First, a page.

When Tiger first shocked the golf world in 1997 by winning the Masters by 12 strokes, onlookers shook their heads in disbelief. But, as we indicated at the start, he seems to be getting better all the time.
Analysts of the play at Pebble claim Woods got a big jump on the field with some luck with his tee times in the first two rounds. Weather conditions, always a factor at Pebble, in this case wind, rain and fog, hit a substantial portion of the field, but Tiger lucked out. The luck of the draw brought him reasonably good weather each time and he shot 65-69 for a six-stroke lead. He got caught in the heavy winds on Saturday, but he still managed a par 71 - bettered only by Jiminez' 68. It was good weather for everyone on Sunday, but by that time Woods was nearly uncatchable.
If some kind of competition for the Tiger doesn't develop soon, his tournaments are likely to become monotonous runaways. During Jack Nicklaus' domination of the game for nearly two decades, he had challengers coming at him in waves, and that's what made it such an exciting period for the game.
First, he had to dispose of Palmer, and he did that quickly, in his first Open as a pro in 1962. And it was memorable, since it was in Arnie's own backyard at Oakmont, and in a playoff. Lee Trevino came along and beat out Jack in two U.S. Opens, and then chipped in to catch him at Muirfield in the British Open.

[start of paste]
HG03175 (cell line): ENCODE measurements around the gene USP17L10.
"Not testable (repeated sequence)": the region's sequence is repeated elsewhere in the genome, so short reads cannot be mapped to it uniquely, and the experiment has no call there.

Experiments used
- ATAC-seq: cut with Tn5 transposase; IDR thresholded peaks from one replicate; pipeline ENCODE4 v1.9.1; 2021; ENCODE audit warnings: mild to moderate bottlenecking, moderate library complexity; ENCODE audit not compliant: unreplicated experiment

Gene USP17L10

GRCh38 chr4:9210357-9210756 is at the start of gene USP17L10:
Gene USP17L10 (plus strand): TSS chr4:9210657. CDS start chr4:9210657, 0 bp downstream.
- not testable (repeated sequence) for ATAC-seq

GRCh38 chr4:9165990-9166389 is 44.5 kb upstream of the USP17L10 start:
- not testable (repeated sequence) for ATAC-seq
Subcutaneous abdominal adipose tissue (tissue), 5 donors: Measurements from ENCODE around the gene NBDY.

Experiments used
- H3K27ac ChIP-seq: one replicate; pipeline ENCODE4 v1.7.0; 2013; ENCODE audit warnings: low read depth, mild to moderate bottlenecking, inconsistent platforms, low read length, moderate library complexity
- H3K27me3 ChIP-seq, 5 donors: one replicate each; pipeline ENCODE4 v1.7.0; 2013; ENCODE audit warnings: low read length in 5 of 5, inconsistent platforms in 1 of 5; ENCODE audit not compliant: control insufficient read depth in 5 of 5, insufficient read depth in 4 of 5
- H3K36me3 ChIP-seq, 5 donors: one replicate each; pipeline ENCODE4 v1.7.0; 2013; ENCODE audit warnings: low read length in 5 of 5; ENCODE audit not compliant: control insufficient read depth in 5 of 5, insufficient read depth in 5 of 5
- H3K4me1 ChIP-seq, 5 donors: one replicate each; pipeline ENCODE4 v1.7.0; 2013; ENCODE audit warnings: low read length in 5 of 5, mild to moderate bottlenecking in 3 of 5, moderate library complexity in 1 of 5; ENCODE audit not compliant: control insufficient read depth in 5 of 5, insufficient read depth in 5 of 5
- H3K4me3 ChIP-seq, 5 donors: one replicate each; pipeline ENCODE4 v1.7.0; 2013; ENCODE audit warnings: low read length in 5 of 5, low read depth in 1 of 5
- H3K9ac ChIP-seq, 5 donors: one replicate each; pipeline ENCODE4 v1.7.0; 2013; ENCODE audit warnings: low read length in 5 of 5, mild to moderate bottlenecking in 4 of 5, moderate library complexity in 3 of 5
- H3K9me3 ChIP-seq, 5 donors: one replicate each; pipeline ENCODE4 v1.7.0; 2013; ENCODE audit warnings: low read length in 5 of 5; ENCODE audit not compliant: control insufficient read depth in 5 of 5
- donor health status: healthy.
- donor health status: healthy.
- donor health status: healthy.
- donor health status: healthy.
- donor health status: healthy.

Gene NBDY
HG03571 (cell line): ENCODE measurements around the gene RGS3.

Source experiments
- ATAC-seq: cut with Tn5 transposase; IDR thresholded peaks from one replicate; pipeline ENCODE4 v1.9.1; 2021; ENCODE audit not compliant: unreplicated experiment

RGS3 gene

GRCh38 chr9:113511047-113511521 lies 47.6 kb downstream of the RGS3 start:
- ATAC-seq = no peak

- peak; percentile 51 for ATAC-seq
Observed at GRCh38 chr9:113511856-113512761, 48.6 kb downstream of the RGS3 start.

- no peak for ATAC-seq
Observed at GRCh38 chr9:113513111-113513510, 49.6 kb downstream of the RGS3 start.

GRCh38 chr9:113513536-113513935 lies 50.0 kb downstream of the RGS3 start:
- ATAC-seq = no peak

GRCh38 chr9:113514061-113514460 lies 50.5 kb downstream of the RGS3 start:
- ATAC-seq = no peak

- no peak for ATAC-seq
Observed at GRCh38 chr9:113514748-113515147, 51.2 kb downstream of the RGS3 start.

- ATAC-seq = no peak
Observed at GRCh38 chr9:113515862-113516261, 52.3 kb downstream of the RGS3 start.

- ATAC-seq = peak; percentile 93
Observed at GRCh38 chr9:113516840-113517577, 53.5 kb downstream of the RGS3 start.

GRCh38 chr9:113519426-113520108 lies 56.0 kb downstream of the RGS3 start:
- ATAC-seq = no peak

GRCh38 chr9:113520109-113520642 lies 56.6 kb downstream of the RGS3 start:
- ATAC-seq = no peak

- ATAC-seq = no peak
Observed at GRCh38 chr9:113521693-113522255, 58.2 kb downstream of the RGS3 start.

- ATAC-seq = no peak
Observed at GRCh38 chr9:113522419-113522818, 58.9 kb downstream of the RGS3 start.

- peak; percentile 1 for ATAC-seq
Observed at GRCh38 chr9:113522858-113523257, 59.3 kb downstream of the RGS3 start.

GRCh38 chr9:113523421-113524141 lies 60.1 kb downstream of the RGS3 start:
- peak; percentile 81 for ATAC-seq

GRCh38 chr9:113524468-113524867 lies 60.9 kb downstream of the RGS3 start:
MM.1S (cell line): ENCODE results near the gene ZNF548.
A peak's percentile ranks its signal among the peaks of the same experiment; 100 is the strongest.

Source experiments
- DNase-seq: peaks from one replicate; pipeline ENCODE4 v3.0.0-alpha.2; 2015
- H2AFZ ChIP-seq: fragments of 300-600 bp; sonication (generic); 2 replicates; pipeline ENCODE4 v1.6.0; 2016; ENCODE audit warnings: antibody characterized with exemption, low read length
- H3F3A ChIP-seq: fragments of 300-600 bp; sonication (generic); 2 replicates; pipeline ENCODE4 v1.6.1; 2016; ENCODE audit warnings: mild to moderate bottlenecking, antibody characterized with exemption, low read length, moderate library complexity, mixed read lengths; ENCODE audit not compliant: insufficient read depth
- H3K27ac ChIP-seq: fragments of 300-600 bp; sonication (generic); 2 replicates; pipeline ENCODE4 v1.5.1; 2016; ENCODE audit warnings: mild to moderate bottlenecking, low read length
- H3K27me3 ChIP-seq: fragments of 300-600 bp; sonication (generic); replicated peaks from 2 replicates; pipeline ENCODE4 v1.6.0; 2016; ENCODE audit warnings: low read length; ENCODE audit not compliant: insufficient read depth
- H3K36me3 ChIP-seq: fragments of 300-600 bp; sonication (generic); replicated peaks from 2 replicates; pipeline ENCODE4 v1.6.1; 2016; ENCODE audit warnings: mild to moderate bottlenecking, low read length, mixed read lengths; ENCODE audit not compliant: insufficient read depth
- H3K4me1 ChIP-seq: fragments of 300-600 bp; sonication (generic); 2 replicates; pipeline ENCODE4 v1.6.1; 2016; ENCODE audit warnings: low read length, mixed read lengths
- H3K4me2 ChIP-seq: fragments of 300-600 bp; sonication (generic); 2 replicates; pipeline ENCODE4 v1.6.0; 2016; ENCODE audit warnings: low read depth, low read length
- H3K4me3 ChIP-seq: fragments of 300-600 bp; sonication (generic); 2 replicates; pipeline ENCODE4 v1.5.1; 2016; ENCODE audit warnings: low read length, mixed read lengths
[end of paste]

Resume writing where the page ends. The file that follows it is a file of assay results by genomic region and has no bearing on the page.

Young Johnny Miller was next, and for a time he looked as if he would take over Jack's dominant role. But the Golden Bear budged only a little. Right on Miller's heels was Tom Watson, pursuing Jack at every turn and finally catching him with that miraculous chip from the rough at Pebble for the 1982 Open title.
Also in pursuit were the foreigners, Gary Player, Seve Ballesteros, Nick Faldo, Bernhard Langer and Sandy Lyle. And here and there other tough battlers lurked - Tom Weiskopf, Billy Casper, Ray Floyd, Ben Crenshaw, among others. It was no cakewalk for the Bear, but he managed to win 18 major championships and set many of the records Tiger Woods is now challenging.
In only his fifth year as a pro, Woods has won 20 times in his starts on the PGA Tour. And in this short period, he has amassed prize money of more than $16 million, making him the all-time leader at age 24.
On top of this, he has money coming at him in all directions for endorsements, exhibitions, etc. He's given a huge shot in the arm to the golf industry, attracting young people to the game as well as minority groups that never paid much attention to golf before. But there could be a budding problem there, too.
He's becoming so popular and so heavily commercialized that the game could become over-Tigerized. The golf publications are loaded with his ads. The telecasts, in addition to covering his play totally, jump in every few minutes with Tiger commercials. It does get heavy at times.
Ideally, what Tiger - and the game - needs at this point is a challenge from someone like the young Spanish whiz, 19-year-old Sergio Garcia. But how lucky can we get?
(c) Copyright John M. Ross
July 5, 2000
By September, 72-hole stroke play tournaments are stale, writes Brandon Tucker, who suggests a new alternative to FedEx Cup events that takes a page from the FIFA World Cup. The idea blends the drama of match play with the necessity of stroke play to hold television viewership.